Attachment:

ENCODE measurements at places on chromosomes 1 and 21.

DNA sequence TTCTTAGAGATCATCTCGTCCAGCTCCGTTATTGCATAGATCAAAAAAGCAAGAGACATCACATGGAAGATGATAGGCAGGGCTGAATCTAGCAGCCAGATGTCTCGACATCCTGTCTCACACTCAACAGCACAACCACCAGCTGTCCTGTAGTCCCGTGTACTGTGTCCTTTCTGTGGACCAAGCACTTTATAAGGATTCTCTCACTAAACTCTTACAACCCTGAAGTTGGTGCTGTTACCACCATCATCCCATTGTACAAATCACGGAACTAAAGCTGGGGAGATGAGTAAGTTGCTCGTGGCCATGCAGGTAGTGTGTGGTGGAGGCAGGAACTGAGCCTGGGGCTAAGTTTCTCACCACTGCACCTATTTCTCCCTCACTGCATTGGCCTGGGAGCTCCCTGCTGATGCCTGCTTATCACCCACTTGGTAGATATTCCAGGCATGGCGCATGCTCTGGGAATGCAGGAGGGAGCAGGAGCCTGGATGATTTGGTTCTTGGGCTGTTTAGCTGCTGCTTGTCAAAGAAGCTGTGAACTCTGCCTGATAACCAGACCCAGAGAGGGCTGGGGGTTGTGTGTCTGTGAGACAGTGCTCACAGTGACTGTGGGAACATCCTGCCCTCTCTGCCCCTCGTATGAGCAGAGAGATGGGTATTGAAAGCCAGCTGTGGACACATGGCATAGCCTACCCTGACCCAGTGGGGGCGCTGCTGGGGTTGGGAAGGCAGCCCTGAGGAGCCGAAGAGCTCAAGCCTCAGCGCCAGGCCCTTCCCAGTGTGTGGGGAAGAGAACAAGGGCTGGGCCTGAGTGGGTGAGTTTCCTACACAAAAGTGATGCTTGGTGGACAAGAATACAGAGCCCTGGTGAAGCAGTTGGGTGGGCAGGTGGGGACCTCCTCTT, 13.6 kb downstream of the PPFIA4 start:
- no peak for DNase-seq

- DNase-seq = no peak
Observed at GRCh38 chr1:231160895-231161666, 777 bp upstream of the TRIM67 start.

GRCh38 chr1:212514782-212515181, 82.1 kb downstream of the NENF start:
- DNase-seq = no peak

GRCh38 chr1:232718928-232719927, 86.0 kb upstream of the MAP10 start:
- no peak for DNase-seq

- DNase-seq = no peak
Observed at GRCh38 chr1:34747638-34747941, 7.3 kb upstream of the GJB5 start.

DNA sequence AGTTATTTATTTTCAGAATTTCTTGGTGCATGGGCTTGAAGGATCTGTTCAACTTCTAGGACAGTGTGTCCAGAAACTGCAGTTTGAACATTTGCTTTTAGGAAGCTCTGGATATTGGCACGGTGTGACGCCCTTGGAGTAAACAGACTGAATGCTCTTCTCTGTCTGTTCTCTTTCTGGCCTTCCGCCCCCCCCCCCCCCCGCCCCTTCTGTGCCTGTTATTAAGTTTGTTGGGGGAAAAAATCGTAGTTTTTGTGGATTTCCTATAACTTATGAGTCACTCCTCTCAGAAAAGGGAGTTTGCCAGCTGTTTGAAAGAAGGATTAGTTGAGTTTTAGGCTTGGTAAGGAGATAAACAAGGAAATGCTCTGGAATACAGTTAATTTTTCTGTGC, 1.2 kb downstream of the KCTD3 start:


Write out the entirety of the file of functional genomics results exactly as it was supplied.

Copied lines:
ENCODE measurements at places on chromosomes 1 and 21.

DNA sequence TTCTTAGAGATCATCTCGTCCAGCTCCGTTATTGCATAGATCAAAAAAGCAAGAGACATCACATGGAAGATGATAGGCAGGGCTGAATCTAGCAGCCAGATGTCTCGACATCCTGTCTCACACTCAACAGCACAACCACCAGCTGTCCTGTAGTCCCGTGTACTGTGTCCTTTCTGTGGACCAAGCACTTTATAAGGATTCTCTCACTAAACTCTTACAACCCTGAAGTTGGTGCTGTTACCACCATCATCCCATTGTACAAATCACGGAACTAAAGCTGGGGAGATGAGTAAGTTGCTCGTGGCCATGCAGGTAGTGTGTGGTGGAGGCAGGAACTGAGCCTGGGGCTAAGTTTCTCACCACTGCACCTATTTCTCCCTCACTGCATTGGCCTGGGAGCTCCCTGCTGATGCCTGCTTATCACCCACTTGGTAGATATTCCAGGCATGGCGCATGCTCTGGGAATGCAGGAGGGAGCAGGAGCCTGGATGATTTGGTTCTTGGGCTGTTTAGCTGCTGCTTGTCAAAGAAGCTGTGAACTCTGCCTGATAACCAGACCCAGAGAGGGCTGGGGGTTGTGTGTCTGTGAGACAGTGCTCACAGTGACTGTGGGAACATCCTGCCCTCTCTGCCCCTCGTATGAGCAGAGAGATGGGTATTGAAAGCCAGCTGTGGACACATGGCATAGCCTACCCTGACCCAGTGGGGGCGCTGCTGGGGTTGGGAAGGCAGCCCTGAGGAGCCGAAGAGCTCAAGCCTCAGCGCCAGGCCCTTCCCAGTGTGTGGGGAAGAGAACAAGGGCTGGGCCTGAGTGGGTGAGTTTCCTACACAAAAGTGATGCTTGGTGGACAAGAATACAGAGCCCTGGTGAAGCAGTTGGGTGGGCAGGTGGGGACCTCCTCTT, 13.6 kb downstream of the PPFIA4 start:
- no peak for DNase-seq

- DNase-seq = no peak
Observed at GRCh38 chr1:231160895-231161666, 777 bp upstream of the TRIM67 start.

GRCh38 chr1:212514782-212515181, 82.1 kb downstream of the NENF start:
- DNase-seq = no peak

GRCh38 chr1:232718928-232719927, 86.0 kb upstream of the MAP10 start:
- no peak for DNase-seq

- DNase-seq = no peak
Observed at GRCh38 chr1:34747638-34747941, 7.3 kb upstream of the GJB5 start.

DNA sequence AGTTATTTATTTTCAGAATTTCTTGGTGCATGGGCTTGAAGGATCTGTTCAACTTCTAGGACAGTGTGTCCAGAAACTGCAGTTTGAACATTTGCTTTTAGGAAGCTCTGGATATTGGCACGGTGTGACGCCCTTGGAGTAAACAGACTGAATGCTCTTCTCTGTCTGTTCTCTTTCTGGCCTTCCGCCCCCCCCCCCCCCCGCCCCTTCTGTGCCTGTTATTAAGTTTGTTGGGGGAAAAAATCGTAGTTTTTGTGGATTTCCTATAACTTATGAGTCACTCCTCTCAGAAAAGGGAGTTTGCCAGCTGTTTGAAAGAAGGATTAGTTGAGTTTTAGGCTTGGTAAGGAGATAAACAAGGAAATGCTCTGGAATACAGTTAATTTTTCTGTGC, 1.2 kb downstream of the KCTD3 start: